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Saugus High boys lacrosse triumphs with a team return after a year off

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By Dom Nicastro


The Saugus High School boys lacrosse team already had perhaps its biggest victory of the season before it even played a game. They have a team. That’s the big news. Last year, they didn’t have one because of low participation.

This spring, the Sachems have a functioning, healthy team of 18 on the varsity roster. And Rob Scuzzarella, back for his 12th season at the helm, even has two assistants: former players Christian Billingsley and Dom Paolo.

Wins and losses will be watched this year. Saugus lost to Salem, 6-5, in the opener, a great sign this team can and will be competitive. But keeping the program active, healthy and successful to entice future players to keep the participation level strong are the main goals.

“I played for Saugus High and I was fortunate enough to play in college,” Scuzzarella said. “So I’ve always kind of felt like lacrosse has given me a lot in my life. And I feel a little obligated to give back to kids who grew up in the same town as me. So certainly, those two things keep me going.”

Scuzzarella’s team comes with a lot of youth: eight eighth-graders, three freshmen, two sophomores and five seniors. No juniors.

The good news? The Sachems’ eighth-graders have a ton of potential and have been playing lacrosse for multiple years now. They are committed to the sport and excited to get going.

“The unique thing is that we are, quote-unquote, inexperienced at the high school level, but all of these guys that are in eighth grade have been playing for a long time,” Scuzzarella said. “And they’ve been playing together for a long time. So I’m very excited for them to kind of take that next jump, past youth lacrosse into the high school realm. I think I’m probably going to have six eighth-graders on the field at the first whistle … Actually, the starting goalie would be an eighth-grader (Conor Lacey), but he broke his hand last week. So he’s going to be out for a few weeks.”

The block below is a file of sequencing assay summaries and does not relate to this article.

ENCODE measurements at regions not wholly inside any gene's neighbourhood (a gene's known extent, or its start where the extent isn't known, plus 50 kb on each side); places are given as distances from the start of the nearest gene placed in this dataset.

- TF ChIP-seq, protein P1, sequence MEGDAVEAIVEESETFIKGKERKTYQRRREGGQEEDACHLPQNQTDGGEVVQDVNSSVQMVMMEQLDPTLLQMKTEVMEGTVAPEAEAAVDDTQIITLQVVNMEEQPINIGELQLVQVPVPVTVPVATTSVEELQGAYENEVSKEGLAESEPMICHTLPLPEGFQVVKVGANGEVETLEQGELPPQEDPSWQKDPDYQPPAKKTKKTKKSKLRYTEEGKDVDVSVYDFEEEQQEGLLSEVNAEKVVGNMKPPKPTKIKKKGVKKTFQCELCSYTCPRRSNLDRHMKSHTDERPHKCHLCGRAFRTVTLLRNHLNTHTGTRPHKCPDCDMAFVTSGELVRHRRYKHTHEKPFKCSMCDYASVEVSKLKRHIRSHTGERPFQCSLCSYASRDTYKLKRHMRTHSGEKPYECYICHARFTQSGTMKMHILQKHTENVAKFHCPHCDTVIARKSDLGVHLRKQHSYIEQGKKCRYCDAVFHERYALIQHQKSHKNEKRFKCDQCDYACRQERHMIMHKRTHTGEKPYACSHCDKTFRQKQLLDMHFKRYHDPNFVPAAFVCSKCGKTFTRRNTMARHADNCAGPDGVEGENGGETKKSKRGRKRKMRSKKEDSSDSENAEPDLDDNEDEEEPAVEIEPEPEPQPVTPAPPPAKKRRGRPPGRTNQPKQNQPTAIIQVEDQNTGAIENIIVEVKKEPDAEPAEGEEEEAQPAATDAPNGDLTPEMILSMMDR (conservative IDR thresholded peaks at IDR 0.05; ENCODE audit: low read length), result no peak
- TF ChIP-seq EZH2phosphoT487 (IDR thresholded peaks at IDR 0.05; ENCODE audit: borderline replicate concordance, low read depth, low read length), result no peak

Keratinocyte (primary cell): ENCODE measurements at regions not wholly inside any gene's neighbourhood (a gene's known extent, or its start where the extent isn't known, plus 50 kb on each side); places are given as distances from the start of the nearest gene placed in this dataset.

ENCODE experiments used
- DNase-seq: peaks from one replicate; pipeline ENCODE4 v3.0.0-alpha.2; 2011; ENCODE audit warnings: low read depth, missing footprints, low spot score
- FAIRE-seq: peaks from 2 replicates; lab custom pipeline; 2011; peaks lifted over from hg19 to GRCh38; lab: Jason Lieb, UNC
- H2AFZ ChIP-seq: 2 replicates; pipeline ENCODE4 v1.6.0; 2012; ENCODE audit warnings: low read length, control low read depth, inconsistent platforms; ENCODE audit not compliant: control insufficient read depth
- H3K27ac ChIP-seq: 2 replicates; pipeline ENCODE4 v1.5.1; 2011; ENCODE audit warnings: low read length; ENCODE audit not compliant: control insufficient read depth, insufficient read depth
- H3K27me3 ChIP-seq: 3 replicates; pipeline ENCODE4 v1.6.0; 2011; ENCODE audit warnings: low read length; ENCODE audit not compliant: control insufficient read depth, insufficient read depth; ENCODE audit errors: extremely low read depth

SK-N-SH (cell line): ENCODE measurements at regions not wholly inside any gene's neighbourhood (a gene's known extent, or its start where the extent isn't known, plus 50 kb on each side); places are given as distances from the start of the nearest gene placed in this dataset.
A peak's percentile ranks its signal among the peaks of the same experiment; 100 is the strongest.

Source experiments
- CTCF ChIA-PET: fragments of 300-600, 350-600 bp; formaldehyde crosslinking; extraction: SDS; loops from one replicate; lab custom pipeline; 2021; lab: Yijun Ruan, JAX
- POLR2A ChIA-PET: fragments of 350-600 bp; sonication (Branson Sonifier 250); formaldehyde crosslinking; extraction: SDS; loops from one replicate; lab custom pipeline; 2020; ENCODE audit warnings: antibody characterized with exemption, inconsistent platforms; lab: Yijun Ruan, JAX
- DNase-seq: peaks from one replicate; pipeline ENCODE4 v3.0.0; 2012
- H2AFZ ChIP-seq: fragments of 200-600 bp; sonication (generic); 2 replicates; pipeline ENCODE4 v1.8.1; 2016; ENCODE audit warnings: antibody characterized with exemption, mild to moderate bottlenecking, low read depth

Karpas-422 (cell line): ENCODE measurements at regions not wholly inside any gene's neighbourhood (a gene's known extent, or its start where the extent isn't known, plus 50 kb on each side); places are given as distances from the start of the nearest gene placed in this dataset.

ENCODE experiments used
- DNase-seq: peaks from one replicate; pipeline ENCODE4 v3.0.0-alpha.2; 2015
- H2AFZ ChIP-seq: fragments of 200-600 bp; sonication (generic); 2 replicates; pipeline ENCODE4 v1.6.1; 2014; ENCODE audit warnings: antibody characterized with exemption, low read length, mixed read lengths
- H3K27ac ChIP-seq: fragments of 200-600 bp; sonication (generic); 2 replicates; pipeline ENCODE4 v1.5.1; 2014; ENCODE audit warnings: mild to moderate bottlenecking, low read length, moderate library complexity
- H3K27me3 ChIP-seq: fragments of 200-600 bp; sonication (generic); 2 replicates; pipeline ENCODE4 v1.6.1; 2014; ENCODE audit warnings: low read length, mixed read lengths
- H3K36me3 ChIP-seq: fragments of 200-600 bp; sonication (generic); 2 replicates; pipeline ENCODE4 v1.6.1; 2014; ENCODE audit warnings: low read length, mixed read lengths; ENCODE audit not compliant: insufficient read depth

Leading those eighth-graders onto a field of competitors around five to six years older than them (in some cases) will be senior captains Cam Preston, a midfielder, and Ryan Jones, who plays attack.

“I had Jonesy when he was in eighth grade with the hockey team,” Scuzzarella said. “And actually [Jones’] eighth-grade year was the COVID season. So, this would be my fifth-year coaching Jonesy. But Cam Preston, he came out two years ago as a sophomore. So those two guys have played for me before. And actually also one of the freshmen was part of the team two years ago: sophomore goalie Larry Barrows. So we’ve got some kids that have played for me before. … And we’re very excited about the youth of this team. Very skilled group so far. I don’t want to get my hopes too high, because we’re extremely young. I can’t really overstate how young these guys are. But we are very happy with the skill so far over the last two weeks.”

The hiring of two assistant coaches who are also program alumni, Billingsley (2018 grad) and Paolo (2019 grad), speaks to the culture of mentorship and continuity within the program. Their familiarity with the program’s ethos and their firsthand experiences will provide valuable insight and connection, fostering a sense of continuity and tradition. This reflects a strategic approach to coaching that values shared history and the mentorship pipeline within the sports community.

“I’ve got two assistants this year for the first time ever,” Scuzzarella said. “And also unique is that both of them played for me. It’s pretty cool that I’m able to have multiple assistants for the first time ever and that both of them have come through the program. So that’s a big value for the kids. Dom’s working at the school right now at the middle school level. So he’s been extra valuable in the sense that some of these younger guys are already familiar with him. For the last two years, I think he’s been helping out at the middle school and Christian coached to the seventh- and eighth-grader youth program last year. So I’ve got a lot of younger guys right now that are familiar with both of my assistants, which is very helpful.”

Saugus this year scratched the large-school Northeastern Conference teams to make the schedule more to ensure a competitive season for his young team. By seeking relief from playing top-tier teams and opting for a schedule better suited to their developmental stage, the program illustrates the importance of aligning competitive opportunities with team capabilities. This strategic move also highlights the dynamic nature of league participation and the need for programs to advocate for the best interests of their teams.

“We’re thankful for that,” Scuzzarella said. “I think I was able to put together what I think is going to be a competitive schedule for our age level. I don’t imagine that these younger kids are going to struggle lacrosse-wise. I would imagine that we might be a little bit slow, we might be a little timid at first. But they’ll get over that in a few weeks. And I’m expecting to beat some of these teams on our schedule.”

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